Some 404 pages make you want to throw your laptop through the nearest window. A 404 page is the one webpage that most people don’t visit on purpose. In the hands of an amateur website owner, a 404 page is nothing but an infuriating inconvenience.
But other 404 pages are so charming and well designed that people actually start to seek them out.
Keep reading to find out how you can build a website fast and create a website 404 page that keeps your visitors right where you want them: on your website.
What’s a 404 page?
A 404 page is a webpage that displays the HTTP 404 error message on your website.
The HTTP 404 error is also called the “Page Not Found” or “Server Not Found” error message.
It means that the browser communicated with the server, but it couldn’t find the exact webpage that your visitor was looking for.
How to make a website 404 page that your visitors will actually like:
It sounds crazy, but there are actually nine things you can do to make a website 404 page a pleasant experience for your visitors:
1. Explain what’s gone wrong
Remember: Most people don’t get to your 404 page on purpose.
And not all your visitors will be tech savvy enough to know what the 404 page even means. Some of the more paranoid among them might even think that the 404 page is some kind of virus or that it means a cybercriminal is trying to get hold of their personal data.
Be sure to put your visitors at ease by explaining what might have gone wrong. Maybe they typed the URL incorrectly or maybe you recently re-launched your website. Either way, make a website 404 page that lets your visitors know that it’s still safe to use your website; it’s just that that particular webpage might not exist, or at least not the way they typed it.
2. Simplify the design
A 404-error message is jarring enough without also being cluttered with all sorts of images and animations that prevent your visitors from even seeing the error message.
Create a website 404 page that’s simple, so your visitors can quickly see that they haven’t been redirected by malware; they’ve just tried to access a webpage that doesn’t exist.
A simple design isn’t important only for your 404 page. Keep all your webpages simple, so your visitors can easily find what they’re looking for.
Even if you create your website some other way, be sure to create a website design that’s clean and easy to read.
3. Don’t be afraid to use humor
How do you feel when you’re trying to visit a webpage quickly, so you can go on with your day, and you end up seeing an error message? Probably not very good, right?
Your visitors get frustrated when this happens with your website, too. A bit of well-placed humor will go a long way towards alleviating the tension and getting them to stay on your website. They might even like your 404 page so much that they seek it out, so they can show it to their friends!
4. Take responsibility for what happened
Whatever you do, don’t blame your visitors.
Some 404 pages insult users or heavily imply that it’s the user’s fault that the error message is being displayed.
Unless this is somehow a part of your brand, stay away from blaming your visitors, even if you’re trying to be funny.
Make a website 404 page that tells your visitors that what happened wasn’t their fault.
5. Show your visitors how to get back to the rest of your website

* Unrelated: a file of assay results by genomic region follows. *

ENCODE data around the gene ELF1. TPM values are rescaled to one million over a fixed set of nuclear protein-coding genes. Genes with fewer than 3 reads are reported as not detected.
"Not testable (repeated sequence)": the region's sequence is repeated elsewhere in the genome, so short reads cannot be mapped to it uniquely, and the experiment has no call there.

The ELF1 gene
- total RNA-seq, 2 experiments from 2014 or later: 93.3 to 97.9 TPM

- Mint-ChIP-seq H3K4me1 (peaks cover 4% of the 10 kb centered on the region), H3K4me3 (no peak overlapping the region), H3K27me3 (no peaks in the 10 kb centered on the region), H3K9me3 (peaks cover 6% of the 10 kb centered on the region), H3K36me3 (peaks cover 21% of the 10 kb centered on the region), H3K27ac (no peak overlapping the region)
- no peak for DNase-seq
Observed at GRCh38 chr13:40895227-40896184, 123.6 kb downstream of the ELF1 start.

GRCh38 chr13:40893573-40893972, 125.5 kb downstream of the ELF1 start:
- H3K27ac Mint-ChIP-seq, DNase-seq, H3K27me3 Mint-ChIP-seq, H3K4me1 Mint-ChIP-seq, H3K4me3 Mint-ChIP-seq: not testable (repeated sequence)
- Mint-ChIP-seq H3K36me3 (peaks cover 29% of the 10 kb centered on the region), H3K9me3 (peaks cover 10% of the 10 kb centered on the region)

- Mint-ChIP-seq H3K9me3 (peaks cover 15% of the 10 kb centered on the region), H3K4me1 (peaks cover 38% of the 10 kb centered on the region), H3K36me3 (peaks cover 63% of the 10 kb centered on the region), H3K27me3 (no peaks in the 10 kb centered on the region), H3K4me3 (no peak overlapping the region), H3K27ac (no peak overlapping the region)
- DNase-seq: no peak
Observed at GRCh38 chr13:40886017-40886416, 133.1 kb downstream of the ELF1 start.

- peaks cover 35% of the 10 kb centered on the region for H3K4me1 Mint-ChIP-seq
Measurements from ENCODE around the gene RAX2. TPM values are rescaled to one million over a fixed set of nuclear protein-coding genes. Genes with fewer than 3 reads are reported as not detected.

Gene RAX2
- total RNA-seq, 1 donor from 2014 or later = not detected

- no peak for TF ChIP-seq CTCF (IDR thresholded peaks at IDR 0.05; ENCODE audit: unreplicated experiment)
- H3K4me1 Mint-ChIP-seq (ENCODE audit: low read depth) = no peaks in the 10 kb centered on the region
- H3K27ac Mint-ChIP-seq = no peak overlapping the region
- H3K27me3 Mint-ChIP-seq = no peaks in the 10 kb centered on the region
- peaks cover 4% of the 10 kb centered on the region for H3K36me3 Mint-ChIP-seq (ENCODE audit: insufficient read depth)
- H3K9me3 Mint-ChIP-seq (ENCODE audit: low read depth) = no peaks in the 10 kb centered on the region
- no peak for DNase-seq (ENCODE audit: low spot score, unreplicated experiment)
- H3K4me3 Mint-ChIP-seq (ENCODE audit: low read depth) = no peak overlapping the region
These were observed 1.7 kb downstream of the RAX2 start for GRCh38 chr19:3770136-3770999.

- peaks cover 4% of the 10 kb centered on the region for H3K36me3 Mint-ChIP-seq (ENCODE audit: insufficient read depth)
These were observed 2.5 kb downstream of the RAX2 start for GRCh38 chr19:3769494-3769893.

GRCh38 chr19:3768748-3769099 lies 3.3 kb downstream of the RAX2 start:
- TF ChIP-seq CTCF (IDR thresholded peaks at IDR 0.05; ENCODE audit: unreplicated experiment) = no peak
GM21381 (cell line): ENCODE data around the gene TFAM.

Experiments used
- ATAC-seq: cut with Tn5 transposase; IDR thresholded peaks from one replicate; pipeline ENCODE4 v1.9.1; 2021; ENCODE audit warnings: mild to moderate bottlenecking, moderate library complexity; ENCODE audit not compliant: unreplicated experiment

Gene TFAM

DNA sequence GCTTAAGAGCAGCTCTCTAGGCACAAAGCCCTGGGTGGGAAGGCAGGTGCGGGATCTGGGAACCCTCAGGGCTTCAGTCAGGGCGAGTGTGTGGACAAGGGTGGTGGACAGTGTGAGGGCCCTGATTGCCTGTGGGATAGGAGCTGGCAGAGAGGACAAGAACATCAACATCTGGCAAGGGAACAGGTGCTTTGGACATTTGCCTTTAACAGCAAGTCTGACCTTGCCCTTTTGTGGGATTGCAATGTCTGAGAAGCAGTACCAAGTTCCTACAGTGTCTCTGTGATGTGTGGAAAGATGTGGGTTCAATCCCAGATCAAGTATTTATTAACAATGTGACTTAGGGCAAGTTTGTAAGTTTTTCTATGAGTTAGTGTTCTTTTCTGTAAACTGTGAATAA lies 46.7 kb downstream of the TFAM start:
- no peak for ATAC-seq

If your 404 page feels like a dead end, your visitors will feel like they have no choice but to click out of your website if they want to get away from the 404 page.
Make it easy for them to find their way back to the rest of your website by including one or more of these:
- A link to your homepage, so they can start fresh
- A search bar, so they can look for the webpage they really wanted to get to
- A menu, so they can choose a category they’re interested in seeing
6. Give them links they might be interested in
You can also create a website 404 page that treats your visitors to some of your most popular webpages, so they can smoothly transition back to your website.
7. Keep your 404 page consistent with your brand
When you build a website fast, it’s easy to overlook things like your 404 page. But your 404 page is also part of your brand. Don’t treat it like an afterthought.
In fact, this is especially true when you build a website fast. You don’t want your visitors to feel like you weren’t being careful when you designed your website. They might think you skimped on other areas of your website, too – like keeping their information safe.
So, make sure your 404 page fits in with the rest of your brand. If the rest of your brand is lighthearted and funny, your 404 page should also be lighthearted and funny. If your brand is crisp and blunt, your 404 page should also be crisp and blunt.
8. Avoid tech-speak; use language that appeals to the emotions
Don’t bombard your visitors with lots of technical jargon on your 404 page. They’re probably not visiting your website for a lesson in various error messages. Find a simple way to let them know what’s going on. (Explain it to them the way you’d explain it to your five-year-old cousin.)
9. Fix broken links
This probably goes without saying, but even if you’ve designed a 404 page that you’re proud of, you really should minimize the number of times that your visitors stumble on error messages when they’re trying to use your website.
Even the most charming 404 page starts to lose its appeal after the fifteenth time. Maintain your website by making sure to fix broken links.
You don’t have to treat your 404 page like it’s a pile of dirty laundry you’re ashamed your visitors will see.
If you do this right, your 404 page could actually be an amazing branding opportunity that turns casual web surfers into loyal visitors!